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Today we are going to look at REM Group (Holdings) Limited (HKG:1750) to see whether it might be an attractive investment prospect. Specifically, we’ll consider its Return On Capital Employed (ROCE), since that will give us an insight into how efficiently the business can generate profits from the capital it requires.
First of all, we’ll work out how to calculate ROCE. Second, we’ll look at its ROCE compared to similar companies. And finally, we’ll look at how its current liabilities are impacting its ROCE.
What is Return On Capital Employed (ROCE)?
ROCE is a measure of a company’s yearly pre-tax profit (its return), relative to the capital employed in the business. In general, businesses with a higher ROCE are usually better quality. Ultimately, it is a useful but imperfect metric. Renowned investment researcher Michael Mauboussin has suggested that a high ROCE can indicate that ‘one dollar invested in the company generates value of more than one dollar’.
So, How Do We Calculate ROCE?
Analysts use this formula to calculate return on capital employed:
Return on Capital Employed = Earnings Before Interest and Tax (EBIT) ÷ (Total Assets – Current Liabilities)
Or for REM Group (Holdings):
0.13 = HK$29m ÷ (HK$240m – HK$45m) (Based on the trailing twelve months to June 2018.)
Therefore, REM Group (Holdings) has an ROCE of 13%.
Is REM Group (Holdings)’s ROCE Good?
When making comparisons between similar businesses, investors may find ROCE useful. REM Group (Holdings)’s ROCE appears to be substantially greater than the 8.2% average in the Electrical industry. I think that’s good to see, since it implies the company is better than other companies at making the most of its capital. Regardless of where REM Group (Holdings) sits next to its industry, its ROCE in absolute terms appears satisfactory, and this company could be worth a closer look.
It is important to remember that ROCE shows past performance, and is not necessarily predictive. ROCE can be deceptive for cyclical businesses, as returns can look incredible in boom times, and terribly low in downturns. ROCE is, after all, simply a snap shot of a single year. If REM Group (Holdings) is cyclical, it could make sense to check out this free graph of past earnings, revenue and cash flow.
Do REM Group (Holdings)’s Current Liabilities Skew Its ROCE?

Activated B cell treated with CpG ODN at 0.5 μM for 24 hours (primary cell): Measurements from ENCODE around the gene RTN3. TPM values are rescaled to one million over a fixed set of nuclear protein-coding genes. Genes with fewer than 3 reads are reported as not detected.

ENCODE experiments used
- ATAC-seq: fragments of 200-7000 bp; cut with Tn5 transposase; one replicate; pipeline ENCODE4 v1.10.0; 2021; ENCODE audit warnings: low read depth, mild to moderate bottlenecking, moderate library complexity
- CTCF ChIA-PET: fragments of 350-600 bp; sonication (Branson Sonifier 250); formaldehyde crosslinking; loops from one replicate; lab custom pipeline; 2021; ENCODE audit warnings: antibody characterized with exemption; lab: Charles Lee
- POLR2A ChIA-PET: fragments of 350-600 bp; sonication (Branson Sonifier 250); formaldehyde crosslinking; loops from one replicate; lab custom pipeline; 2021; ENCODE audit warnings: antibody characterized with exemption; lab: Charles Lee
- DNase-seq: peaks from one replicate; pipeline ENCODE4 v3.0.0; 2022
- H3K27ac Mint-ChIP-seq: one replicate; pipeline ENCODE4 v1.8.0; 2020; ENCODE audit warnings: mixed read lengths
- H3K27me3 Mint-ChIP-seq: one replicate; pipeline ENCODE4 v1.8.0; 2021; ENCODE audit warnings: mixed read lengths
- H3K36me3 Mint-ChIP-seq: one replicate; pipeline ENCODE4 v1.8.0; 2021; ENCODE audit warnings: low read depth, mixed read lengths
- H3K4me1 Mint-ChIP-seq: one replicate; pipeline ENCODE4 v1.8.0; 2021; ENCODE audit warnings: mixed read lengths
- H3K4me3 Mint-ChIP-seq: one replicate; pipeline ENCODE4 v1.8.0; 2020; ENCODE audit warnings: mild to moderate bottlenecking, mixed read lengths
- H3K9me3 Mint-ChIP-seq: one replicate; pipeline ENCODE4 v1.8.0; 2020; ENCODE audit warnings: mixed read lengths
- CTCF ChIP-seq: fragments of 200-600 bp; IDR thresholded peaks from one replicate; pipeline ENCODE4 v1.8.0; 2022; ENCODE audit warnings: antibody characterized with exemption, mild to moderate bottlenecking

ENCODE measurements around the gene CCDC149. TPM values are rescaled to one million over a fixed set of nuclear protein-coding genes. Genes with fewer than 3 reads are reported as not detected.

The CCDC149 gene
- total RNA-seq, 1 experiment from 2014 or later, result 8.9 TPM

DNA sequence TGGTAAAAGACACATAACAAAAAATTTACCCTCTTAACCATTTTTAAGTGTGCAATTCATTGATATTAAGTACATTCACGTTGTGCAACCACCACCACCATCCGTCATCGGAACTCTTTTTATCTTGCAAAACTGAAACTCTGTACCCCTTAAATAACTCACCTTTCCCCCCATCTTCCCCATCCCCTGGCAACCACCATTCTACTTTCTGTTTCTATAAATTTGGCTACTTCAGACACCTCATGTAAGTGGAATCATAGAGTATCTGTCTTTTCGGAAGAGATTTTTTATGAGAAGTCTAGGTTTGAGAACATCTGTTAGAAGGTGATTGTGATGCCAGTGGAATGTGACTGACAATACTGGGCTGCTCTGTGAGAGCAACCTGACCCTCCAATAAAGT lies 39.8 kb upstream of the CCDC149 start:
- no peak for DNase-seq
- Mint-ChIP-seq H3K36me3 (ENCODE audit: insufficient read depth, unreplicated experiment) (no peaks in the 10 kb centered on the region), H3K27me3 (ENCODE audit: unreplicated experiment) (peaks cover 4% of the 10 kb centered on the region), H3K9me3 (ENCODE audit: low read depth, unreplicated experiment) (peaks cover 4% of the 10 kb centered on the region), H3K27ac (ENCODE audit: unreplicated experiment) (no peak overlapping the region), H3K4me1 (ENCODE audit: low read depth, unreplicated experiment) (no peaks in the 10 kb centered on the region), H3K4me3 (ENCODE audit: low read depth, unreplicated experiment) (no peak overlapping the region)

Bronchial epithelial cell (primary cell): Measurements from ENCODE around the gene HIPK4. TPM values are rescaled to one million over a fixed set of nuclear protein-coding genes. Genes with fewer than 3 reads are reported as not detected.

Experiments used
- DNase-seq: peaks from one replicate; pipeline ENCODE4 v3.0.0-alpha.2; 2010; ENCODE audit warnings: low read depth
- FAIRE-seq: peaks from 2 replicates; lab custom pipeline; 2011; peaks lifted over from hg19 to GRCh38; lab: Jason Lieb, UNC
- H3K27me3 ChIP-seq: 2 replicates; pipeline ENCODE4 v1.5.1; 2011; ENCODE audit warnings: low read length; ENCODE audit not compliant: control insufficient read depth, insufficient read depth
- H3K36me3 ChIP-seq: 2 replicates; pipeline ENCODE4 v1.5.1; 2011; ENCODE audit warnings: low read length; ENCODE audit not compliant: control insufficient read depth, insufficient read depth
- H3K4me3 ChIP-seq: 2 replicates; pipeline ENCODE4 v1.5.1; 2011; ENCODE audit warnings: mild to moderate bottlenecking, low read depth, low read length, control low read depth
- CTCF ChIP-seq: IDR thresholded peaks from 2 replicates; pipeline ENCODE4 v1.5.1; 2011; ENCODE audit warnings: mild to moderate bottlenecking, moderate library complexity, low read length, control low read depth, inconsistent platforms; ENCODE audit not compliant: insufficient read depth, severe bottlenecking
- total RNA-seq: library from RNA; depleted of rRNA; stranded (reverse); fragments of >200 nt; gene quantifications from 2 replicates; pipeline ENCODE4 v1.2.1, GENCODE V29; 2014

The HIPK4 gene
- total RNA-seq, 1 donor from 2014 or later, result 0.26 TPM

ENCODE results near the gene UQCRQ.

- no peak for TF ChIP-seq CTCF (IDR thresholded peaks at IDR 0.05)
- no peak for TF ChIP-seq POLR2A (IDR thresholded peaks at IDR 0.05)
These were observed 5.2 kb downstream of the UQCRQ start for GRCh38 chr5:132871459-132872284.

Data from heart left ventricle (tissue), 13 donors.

Current liabilities include invoices, such as supplier payments, short-term debt, or a tax bill, that need to be paid within 12 months. The ROCE equation subtracts current liabilities from capital employed, so a company with a lot of current liabilities appears to have less capital employed, and a higher ROCE than otherwise. To check the impact of this, we calculate if a company has high current liabilities relative to its total assets.
REM Group (Holdings) has total assets of HK$240m and current liabilities of HK$45m. As a result, its current liabilities are equal to approximately 19% of its total assets. A fairly low level of current liabilities is not influencing the ROCE too much.
Our Take On REM Group (Holdings)’s ROCE
With that in mind, REM Group (Holdings)’s ROCE appears pretty good. Of course you might be able to find a better stock than REM Group (Holdings). So you may wish to see this free collection of other companies that have grown earnings strongly.
For those who like to find winning investments this free list of growing companies with recent insider purchasing, could be just the ticket.
To help readers see past the short term volatility of the financial market, we aim to bring you a long-term focused research analysis purely driven by fundamental data. Note that our analysis does not factor in the latest price-sensitive company announcements.
The author is an independent contributor and at the time of publication had no position in the stocks mentioned. For errors that warrant correction please contact the editor at email@example.com.